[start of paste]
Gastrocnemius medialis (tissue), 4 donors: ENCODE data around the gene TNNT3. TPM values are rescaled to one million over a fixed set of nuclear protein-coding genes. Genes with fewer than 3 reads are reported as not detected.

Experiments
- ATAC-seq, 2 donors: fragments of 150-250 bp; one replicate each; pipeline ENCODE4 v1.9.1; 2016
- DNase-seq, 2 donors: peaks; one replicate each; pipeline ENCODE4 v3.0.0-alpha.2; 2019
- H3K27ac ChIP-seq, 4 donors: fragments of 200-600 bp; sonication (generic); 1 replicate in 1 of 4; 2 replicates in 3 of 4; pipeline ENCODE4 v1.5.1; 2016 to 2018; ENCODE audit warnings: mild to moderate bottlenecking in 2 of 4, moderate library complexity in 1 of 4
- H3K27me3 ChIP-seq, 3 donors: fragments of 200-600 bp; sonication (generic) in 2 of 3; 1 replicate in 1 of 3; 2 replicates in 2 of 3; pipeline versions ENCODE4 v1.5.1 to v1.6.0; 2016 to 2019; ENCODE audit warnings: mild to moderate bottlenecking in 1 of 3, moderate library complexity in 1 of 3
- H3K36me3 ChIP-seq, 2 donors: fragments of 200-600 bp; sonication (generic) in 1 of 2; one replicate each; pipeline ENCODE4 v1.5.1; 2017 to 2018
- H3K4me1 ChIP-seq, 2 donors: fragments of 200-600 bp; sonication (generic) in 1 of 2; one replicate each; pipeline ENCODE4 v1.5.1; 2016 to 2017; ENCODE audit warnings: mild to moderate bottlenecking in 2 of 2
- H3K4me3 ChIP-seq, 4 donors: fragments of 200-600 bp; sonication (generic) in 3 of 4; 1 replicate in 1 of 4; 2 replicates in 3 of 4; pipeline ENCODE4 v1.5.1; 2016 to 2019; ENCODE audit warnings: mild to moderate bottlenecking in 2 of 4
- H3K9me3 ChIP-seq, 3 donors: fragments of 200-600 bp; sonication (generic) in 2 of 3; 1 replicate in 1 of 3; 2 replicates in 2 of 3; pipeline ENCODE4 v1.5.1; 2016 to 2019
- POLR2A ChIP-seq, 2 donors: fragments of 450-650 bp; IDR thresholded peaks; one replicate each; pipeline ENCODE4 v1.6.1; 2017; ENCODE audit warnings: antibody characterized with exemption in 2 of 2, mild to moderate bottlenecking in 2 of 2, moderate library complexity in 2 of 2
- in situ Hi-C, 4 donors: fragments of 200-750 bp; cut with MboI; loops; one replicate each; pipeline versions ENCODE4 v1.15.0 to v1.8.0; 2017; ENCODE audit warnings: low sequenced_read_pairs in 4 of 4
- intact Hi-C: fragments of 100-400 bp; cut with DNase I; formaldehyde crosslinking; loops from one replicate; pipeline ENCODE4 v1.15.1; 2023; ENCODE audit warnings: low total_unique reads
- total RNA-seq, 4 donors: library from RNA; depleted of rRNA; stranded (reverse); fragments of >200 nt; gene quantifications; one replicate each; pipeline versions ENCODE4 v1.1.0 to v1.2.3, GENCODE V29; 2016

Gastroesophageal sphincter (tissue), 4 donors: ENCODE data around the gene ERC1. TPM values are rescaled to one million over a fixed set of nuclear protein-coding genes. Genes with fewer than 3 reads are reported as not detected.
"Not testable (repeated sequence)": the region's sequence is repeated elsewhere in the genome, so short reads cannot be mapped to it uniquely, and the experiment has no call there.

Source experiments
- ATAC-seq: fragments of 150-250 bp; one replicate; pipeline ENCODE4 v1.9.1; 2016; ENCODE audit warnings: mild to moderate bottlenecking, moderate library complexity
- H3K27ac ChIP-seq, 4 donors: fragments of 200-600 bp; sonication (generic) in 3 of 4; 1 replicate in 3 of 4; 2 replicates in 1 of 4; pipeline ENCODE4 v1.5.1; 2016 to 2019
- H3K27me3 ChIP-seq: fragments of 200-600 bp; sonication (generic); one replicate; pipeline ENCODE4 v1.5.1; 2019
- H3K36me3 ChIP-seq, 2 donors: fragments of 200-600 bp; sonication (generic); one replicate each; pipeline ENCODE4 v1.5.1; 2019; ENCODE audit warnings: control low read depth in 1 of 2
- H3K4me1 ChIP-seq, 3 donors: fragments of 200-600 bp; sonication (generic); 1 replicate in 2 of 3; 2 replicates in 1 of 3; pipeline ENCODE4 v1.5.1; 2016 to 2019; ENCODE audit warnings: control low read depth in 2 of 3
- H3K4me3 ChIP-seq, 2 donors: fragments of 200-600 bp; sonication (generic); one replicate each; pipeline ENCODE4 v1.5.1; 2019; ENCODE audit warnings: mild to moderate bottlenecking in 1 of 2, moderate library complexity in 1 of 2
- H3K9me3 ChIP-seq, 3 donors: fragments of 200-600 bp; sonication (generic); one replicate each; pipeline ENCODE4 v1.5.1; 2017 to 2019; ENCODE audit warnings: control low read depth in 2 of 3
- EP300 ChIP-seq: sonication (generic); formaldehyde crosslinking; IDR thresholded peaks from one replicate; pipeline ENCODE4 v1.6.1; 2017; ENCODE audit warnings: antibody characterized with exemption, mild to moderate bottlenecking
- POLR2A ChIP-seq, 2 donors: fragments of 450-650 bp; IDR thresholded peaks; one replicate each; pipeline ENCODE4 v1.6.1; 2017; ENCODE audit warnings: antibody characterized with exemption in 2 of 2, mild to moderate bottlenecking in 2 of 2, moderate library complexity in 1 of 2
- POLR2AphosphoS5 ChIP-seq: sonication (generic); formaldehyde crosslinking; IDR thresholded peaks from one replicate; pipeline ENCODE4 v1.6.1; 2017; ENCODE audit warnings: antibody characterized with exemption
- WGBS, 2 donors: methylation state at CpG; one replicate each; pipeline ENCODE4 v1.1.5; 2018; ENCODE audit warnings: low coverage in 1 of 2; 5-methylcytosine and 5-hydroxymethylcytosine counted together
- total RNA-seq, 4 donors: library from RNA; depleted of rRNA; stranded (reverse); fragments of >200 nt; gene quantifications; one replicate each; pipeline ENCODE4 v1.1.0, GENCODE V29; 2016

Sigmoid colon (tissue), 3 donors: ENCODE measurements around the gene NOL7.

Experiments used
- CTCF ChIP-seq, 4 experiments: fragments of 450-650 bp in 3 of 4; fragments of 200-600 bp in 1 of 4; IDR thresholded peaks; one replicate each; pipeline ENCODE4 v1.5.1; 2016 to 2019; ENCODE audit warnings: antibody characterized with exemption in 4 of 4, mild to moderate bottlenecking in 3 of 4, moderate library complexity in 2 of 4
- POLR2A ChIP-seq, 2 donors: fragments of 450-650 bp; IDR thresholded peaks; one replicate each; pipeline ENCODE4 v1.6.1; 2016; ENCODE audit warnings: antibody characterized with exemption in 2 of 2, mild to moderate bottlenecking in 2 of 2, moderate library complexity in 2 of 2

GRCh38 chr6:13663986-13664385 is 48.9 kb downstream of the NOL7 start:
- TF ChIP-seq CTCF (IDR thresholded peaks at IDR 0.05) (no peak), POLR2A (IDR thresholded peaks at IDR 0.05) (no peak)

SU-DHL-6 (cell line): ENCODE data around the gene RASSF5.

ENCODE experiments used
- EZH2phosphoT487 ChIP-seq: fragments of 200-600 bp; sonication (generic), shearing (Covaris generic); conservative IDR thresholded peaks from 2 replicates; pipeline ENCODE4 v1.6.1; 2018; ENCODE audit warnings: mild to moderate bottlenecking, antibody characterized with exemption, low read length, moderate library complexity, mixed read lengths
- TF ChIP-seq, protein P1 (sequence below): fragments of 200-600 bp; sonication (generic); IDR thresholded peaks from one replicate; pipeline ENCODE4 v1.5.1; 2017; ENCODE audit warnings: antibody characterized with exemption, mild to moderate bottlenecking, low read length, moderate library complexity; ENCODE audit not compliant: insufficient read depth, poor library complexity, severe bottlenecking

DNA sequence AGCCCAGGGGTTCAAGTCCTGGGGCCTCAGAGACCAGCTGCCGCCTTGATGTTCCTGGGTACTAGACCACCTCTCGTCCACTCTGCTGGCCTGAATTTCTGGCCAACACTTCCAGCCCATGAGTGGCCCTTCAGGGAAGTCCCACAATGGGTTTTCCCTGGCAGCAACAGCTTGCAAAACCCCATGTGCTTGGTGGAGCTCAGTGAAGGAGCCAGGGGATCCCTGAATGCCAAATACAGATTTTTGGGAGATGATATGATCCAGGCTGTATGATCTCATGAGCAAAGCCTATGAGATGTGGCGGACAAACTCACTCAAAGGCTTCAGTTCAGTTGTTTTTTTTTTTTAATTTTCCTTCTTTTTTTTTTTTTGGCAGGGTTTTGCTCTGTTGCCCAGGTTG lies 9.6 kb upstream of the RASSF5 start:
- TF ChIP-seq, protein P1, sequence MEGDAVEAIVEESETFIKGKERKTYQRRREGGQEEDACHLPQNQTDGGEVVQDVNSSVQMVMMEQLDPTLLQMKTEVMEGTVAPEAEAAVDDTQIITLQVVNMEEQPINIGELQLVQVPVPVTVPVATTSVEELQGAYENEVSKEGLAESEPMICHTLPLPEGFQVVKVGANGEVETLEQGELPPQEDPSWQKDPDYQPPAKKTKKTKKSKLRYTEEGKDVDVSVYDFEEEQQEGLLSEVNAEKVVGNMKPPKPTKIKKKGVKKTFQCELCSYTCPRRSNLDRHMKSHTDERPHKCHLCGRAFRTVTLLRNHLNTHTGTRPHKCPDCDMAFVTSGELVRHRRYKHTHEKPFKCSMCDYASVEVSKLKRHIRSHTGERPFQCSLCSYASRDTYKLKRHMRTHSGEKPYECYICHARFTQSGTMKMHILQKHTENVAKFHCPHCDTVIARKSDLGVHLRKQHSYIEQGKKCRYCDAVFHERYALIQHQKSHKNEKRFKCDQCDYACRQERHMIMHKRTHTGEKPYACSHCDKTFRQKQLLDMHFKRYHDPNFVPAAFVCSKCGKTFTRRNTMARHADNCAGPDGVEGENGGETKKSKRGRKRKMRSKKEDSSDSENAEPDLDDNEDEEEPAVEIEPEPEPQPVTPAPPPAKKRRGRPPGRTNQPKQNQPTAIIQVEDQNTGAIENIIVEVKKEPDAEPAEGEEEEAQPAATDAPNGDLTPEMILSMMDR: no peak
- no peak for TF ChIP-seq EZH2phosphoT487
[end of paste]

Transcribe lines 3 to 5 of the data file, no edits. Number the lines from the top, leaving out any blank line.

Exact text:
- ATAC-seq, 2 donors: fragments of 150-250 bp; one replicate each; pipeline ENCODE4 v1.9.1; 2016
- DNase-seq, 2 donors: peaks; one replicate each; pipeline ENCODE4 v3.0.0-alpha.2; 2019
- H3K27ac ChIP-seq, 4 donors: fragments of 200-600 bp; sonication (generic); 1 replicate in 1 of 4; 2 replicates in 3 of 4; pipeline ENCODE4 v1.5.1; 2016 to 2018; ENCODE audit warnings: mild to moderate bottlenecking in 2 of 4, moderate library complexity in 1 of 4